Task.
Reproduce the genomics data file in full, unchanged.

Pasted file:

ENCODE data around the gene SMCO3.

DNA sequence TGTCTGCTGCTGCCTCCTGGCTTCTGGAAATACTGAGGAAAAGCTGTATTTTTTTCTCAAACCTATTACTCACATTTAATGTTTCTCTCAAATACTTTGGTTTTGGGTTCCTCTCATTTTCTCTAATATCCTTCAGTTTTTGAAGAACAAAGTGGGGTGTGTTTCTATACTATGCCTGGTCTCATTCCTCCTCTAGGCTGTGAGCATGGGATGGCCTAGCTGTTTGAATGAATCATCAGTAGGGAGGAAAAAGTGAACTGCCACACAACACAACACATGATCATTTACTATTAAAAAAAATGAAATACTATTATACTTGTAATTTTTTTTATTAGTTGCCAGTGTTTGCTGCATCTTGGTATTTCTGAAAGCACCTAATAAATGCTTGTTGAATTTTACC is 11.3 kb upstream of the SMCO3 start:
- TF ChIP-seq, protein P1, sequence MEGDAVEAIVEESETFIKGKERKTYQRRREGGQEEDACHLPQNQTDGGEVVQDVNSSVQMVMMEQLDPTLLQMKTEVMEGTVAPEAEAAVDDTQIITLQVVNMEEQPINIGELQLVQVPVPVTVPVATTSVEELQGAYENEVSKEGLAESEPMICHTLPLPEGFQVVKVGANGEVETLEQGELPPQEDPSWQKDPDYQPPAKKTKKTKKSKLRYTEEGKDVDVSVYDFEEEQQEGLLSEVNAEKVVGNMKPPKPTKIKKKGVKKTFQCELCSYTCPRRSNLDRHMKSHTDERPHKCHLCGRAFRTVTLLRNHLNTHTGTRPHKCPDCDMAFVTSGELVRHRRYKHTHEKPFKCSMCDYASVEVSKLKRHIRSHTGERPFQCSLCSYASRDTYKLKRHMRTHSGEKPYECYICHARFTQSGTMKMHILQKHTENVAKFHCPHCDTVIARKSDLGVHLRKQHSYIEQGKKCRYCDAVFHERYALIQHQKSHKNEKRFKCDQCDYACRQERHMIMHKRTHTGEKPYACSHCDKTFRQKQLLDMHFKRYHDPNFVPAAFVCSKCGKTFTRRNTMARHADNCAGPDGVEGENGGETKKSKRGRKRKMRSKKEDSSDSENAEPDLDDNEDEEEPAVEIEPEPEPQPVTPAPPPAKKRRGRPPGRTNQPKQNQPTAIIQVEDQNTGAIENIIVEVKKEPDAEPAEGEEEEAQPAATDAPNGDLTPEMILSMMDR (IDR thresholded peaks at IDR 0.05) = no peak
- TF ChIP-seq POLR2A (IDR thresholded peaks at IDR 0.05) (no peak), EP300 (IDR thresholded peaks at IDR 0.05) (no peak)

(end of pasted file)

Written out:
ENCODE data around the gene SMCO3.

DNA sequence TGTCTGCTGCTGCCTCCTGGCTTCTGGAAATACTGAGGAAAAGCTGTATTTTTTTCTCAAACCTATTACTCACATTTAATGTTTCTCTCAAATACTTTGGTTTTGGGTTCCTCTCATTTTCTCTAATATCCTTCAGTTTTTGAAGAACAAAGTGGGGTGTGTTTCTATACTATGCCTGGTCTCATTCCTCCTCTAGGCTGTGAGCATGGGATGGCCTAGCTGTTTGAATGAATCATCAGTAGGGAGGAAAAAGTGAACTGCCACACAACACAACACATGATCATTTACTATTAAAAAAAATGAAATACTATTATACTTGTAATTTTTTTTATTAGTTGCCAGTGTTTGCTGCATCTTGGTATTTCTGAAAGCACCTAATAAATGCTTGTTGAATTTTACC is 11.3 kb upstream of the SMCO3 start:
- TF ChIP-seq, protein P1, sequence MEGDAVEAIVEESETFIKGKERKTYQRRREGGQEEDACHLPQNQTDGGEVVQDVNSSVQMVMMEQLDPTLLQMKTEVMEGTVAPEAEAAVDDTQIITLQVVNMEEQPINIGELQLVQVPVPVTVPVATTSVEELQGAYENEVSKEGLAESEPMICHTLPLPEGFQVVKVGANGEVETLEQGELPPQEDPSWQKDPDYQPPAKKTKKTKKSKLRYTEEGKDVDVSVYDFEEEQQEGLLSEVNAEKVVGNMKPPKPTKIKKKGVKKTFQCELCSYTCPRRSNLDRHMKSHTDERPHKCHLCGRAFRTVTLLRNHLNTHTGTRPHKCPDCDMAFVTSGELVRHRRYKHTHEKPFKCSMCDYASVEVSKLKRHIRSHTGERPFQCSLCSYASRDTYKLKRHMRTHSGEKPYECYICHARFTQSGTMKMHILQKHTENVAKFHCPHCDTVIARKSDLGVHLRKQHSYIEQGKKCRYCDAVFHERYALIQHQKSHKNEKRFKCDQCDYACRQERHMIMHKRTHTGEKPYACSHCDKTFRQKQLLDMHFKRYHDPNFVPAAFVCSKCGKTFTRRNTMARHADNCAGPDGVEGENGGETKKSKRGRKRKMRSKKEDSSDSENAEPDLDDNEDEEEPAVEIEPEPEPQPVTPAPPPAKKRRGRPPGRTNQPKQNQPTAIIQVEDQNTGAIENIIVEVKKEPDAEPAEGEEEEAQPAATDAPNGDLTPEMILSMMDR (IDR thresholded peaks at IDR 0.05) = no peak
- TF ChIP-seq POLR2A (IDR thresholded peaks at IDR 0.05) (no peak), EP300 (IDR thresholded peaks at IDR 0.05) (no peak)